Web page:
Jonathan Kadmon Lab

ELSC Members

Kadmon Lab

Neural Dynamics and Machine Intelligence

How does intelligent behavior sprout out of brain tissue? We study how computation emerges from large networks of neurons and search for principled dynamics that lead to robust behavior. We apply bottom-up and top-bottom approaches: model neural activity to explain experimental observations and derive fundamental theories of neural computation.

Modern Machine Learning techniques give us artificial neural networks that present, or at least mimic, a form of intelligence. These systems bring new opportunities and new challenges to neuroscience. Here we have far simpler systems than the brain, which we design and build, yet we do not fully understand how and why they work so well. Did we unlock some of the mysteries of the mind? Are we on the right track towards a mechanistic theory for cognition, or are we climbing the highest tree in our forest, hoping to reach the moon? We combine machine learning practices with tools from statistical mechanics, dynamical systems, and information theory. We study what makes artificial networks tick and then look at them with a critical eye, searching for biological relevance.  

Jonathan Kadmon

Assistant Professor

Address: The Edmond and Lily Safra Center for Brain Sciences
The Suzanne and Charles Goodman Brain Sciences Building,
Edmond J. Safra Campus,
The Hebrew University of Jerusalem, 9190401
Kadmon Lab

Neural Dynamics and Machine Intelligence

How does intelligent behavior sprout out of brain tissue? We study how computation emerges from large networks of neurons and search for principled dynamics that lead to robust behavior. We apply bottom-up and top-bottom approaches: model neural activity to explain experimental observations and derive fundamental theories of neural computation.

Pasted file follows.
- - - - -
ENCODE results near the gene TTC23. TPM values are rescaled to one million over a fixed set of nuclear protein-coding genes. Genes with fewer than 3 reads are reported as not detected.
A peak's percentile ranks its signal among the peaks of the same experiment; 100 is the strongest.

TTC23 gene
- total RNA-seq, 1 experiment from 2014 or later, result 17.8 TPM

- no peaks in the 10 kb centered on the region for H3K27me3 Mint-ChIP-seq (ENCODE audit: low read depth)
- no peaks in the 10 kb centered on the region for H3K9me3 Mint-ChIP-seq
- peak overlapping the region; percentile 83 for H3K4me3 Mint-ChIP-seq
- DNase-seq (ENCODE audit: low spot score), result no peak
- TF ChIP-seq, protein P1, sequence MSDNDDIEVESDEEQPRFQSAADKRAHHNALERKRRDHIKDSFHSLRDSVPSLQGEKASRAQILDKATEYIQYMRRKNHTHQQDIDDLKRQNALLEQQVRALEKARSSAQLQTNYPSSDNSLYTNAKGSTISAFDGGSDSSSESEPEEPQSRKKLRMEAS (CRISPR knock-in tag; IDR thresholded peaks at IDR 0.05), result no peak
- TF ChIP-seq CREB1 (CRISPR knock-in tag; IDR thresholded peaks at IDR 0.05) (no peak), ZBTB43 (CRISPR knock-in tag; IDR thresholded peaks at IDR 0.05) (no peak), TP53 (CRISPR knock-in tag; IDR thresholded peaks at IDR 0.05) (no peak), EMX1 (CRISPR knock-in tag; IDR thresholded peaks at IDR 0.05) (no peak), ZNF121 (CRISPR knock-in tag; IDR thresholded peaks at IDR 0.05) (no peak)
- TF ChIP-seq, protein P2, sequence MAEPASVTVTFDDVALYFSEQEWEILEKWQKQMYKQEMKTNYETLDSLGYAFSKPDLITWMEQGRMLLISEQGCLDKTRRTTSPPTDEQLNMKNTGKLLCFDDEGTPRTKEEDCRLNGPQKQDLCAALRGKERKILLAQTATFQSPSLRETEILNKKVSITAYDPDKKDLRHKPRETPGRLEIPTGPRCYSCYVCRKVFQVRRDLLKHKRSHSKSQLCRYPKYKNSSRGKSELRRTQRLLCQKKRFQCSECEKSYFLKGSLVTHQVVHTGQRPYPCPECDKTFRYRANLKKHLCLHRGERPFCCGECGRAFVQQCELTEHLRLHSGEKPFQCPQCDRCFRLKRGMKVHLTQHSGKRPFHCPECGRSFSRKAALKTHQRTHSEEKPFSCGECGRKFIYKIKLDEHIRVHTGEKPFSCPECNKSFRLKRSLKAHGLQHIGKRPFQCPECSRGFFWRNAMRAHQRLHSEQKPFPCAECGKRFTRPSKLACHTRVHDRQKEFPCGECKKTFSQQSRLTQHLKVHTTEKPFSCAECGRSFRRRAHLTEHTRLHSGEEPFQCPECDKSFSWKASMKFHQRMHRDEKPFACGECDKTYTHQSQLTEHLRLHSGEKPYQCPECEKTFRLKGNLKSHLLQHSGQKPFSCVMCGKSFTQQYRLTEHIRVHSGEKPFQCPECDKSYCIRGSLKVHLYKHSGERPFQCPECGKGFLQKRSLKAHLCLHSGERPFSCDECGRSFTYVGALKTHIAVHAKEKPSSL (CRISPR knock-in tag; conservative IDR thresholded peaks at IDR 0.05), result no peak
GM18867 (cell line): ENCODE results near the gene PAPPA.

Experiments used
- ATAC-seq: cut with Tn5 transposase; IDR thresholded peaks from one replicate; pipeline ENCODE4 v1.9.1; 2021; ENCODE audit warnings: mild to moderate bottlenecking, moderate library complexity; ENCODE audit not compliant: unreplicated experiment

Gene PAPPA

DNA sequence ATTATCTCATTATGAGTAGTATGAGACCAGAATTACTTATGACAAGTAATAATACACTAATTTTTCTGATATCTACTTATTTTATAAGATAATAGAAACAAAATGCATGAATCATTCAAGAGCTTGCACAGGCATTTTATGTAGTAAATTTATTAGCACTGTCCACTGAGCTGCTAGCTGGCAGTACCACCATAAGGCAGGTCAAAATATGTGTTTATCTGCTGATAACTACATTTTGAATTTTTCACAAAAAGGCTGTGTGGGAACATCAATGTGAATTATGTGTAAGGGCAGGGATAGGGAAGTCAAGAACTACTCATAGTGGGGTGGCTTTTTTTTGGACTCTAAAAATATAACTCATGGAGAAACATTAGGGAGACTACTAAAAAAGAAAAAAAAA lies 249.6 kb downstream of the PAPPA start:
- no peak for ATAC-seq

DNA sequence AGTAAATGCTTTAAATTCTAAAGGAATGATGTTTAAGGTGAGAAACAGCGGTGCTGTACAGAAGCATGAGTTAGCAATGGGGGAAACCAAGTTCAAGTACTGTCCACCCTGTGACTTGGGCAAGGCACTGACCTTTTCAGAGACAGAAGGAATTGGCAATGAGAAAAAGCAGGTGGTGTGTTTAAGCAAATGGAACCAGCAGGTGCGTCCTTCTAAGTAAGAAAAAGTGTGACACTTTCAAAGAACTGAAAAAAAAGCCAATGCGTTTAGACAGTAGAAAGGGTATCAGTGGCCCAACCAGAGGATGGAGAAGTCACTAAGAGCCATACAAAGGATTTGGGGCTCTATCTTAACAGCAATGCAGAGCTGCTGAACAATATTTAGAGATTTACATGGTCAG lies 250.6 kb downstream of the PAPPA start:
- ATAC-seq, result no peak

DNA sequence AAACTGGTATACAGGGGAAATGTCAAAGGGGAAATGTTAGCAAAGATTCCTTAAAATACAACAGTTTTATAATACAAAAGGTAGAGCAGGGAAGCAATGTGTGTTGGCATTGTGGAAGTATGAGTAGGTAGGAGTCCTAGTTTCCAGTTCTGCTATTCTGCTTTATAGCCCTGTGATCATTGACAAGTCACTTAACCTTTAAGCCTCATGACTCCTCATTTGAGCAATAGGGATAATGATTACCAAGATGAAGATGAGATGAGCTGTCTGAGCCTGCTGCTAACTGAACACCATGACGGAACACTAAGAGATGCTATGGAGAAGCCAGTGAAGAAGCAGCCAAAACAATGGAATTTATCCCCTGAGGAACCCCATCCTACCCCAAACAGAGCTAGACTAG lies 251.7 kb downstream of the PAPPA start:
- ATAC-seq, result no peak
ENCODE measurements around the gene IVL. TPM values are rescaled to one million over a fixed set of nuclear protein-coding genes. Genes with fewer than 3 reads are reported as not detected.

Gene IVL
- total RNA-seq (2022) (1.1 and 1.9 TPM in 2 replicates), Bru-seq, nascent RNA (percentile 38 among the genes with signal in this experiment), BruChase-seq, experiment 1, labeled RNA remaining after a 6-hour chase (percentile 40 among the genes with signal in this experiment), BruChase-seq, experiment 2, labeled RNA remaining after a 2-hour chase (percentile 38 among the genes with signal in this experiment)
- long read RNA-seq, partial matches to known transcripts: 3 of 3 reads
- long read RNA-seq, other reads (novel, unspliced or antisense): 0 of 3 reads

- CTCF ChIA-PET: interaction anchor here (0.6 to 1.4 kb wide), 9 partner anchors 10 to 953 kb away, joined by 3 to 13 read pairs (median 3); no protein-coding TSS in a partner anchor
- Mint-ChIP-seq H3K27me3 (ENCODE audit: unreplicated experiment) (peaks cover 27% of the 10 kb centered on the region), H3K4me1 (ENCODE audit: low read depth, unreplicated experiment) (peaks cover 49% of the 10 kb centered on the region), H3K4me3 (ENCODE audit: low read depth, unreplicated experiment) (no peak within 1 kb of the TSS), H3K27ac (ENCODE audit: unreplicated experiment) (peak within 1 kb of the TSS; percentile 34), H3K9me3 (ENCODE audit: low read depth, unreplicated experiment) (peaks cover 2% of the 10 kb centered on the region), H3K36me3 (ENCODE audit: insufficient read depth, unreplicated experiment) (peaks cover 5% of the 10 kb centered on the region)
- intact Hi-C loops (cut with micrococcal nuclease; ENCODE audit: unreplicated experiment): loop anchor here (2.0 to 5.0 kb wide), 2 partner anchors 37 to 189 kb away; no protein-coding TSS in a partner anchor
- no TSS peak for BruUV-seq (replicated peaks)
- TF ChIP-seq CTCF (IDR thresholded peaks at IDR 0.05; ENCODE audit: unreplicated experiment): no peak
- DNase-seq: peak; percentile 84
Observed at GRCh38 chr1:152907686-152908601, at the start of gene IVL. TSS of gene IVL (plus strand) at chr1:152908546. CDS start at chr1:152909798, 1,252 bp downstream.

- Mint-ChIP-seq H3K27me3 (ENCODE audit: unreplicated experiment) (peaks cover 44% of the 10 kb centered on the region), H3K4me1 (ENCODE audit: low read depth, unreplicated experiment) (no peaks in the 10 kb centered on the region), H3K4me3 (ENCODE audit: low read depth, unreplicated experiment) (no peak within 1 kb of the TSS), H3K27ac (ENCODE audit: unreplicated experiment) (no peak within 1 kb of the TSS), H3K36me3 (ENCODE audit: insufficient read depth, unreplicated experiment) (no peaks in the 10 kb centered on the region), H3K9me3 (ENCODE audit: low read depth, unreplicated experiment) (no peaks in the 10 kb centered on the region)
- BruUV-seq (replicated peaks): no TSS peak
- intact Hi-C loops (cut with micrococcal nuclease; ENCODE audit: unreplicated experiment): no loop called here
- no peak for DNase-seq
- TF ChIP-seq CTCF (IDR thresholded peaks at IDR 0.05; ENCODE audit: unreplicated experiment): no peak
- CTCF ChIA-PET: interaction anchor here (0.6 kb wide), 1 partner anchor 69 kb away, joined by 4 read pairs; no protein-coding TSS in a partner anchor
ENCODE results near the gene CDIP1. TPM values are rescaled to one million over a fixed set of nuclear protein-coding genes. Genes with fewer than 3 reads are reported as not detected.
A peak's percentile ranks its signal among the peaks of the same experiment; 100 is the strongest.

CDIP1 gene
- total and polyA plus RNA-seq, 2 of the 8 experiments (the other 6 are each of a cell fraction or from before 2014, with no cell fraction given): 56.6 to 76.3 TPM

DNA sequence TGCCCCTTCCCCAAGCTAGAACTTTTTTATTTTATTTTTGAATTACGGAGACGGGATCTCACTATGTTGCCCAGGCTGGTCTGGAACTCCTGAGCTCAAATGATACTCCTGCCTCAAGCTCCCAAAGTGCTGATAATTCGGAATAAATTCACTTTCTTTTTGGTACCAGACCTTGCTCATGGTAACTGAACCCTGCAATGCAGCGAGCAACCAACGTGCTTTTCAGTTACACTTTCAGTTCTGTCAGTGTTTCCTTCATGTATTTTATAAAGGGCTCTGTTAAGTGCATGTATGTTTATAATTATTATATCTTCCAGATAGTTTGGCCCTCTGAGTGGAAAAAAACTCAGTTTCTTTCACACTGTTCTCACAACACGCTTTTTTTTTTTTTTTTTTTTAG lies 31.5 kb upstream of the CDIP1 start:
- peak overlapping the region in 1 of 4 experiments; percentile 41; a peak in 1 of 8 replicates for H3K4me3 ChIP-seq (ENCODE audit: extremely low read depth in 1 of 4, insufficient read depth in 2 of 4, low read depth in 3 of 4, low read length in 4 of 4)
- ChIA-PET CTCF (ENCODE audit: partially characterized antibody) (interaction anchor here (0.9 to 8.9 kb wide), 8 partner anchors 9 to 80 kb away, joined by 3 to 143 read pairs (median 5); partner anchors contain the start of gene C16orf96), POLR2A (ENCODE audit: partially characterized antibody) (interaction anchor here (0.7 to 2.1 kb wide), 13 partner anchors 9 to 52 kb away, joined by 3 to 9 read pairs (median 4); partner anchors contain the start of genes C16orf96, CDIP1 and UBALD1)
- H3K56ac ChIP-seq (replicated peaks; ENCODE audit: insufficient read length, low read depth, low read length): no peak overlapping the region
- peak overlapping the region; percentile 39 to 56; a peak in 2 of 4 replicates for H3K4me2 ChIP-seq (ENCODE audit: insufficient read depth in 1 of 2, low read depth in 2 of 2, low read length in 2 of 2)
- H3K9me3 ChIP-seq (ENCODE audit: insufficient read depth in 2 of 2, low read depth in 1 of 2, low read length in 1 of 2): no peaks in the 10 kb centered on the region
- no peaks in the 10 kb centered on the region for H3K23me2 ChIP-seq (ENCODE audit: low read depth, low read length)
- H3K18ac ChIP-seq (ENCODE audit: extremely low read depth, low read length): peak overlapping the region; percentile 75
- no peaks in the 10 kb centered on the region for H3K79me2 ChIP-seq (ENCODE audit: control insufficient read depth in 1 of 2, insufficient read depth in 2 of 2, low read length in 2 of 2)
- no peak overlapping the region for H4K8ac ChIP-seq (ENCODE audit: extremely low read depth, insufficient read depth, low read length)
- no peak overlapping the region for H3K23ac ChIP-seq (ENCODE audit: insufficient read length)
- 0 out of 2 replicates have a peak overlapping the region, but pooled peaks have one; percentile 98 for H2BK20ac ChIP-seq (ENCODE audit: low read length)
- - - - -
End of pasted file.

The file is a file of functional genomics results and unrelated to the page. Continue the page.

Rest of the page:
Modern Machine Learning techniques give us artificial neural networks that present, or at least mimic, a form of intelligence. These systems bring new opportunities and new challenges to neuroscience. Here we have far simpler systems than the brain, which we design and build, yet we do not fully understand how and why they work so well. Did we unlock some of the mysteries of the mind? Are we on the right track towards a mechanistic theory for cognition, or are we climbing the highest tree in our forest, hoping to reach the moon? We combine machine learning practices with tools from statistical mechanics, dynamical systems, and information theory. We study what makes artificial networks tick and then look at them with a critical eye, searching for biological relevance.  

Bahri Y, Kadmon J, Pennington J, Schoenholz S, Sohl-Dickstein J and Ganguli

Annual Review of Condensed Matter Physic,501-528,11 (2020)

Kadmon J, Timcheck J and Ganguli S

chaos and delays, NeurIPS (2020)

Marshel, Kim, Machado, Quirin, Kadmon, Benson, Raja, Chibukhchyan, Ramakrishnan, Inoue, Shane, McKnight, Susumu, Kato, Ganguli and Deisseroth

Science, Vol. 365, Issue 6453, eaaw5202 (2019)

Wagner MJ, Kim TH, Kadmon J, Nguyen ND, Ganguli S, Schnitzer MJ and Luo L

Cell, Volume 177, Issue 3, Pages 669-682.e24, ISSN 0092-8674, (2019)

Kadmon J and Ganguli S

NeurIPS (2018)

Kadmon J and Sompolinsky H

NeurIPS  (2016)

Kadmon J and Sompolinsky, H

Phys. Rev. X, 5, 041030 (2015)

Looking for postdoctoral researchers and students at all levels and with an analytical background and passion for science

Jonathan Kadmon

Assistant Professor

Address: The Edmond and Lily Safra Center for Brain Sciences
The Suzanne and Charles Goodman Brain Sciences Building,
Edmond J. Safra Campus,
The Hebrew University of Jerusalem, 9190401

“Working memory”